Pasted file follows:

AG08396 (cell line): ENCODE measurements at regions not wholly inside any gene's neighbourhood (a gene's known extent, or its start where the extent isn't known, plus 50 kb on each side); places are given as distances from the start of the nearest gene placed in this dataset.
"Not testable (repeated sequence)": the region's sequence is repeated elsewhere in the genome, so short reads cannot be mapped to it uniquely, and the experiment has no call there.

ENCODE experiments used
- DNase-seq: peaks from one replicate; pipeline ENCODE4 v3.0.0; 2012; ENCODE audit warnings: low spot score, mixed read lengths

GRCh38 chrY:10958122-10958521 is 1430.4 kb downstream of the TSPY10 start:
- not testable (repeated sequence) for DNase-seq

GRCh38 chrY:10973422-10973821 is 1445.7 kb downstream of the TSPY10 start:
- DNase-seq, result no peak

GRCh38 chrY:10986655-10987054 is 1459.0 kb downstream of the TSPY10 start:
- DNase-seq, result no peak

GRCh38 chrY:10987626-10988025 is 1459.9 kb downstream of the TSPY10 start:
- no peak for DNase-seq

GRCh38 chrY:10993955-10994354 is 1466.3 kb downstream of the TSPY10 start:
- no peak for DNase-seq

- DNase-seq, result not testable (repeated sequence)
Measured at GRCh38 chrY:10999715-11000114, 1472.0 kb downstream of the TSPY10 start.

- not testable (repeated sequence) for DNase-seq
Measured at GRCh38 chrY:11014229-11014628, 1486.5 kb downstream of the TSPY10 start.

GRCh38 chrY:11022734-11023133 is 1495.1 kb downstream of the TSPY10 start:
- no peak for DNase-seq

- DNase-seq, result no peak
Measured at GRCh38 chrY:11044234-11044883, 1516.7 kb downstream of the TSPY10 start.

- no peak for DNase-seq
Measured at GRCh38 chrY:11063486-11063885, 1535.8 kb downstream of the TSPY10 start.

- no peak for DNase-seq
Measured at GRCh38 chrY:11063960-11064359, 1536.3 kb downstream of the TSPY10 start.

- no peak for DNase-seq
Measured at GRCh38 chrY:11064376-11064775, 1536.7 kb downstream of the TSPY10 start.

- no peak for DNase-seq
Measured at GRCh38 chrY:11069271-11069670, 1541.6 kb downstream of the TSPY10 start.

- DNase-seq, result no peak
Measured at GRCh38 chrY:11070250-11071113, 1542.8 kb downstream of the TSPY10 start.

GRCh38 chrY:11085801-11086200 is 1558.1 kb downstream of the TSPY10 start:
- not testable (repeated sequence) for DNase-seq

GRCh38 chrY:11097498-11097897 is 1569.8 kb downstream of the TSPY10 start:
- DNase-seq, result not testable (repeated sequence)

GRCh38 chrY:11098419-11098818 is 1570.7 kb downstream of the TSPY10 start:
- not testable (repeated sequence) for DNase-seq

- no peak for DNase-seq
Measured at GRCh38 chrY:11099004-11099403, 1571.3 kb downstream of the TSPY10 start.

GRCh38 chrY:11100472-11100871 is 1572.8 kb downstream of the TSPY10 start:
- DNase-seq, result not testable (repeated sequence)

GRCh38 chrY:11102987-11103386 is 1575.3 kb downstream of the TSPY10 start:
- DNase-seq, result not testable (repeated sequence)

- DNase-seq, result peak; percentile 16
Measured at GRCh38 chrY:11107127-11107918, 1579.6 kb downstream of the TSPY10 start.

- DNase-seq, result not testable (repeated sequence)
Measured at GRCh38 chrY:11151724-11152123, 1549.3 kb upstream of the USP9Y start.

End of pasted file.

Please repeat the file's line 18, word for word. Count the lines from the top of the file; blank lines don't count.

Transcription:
Measured at GRCh38 chrY:11014229-11014628, 1486.5 kb downstream of the TSPY10 start.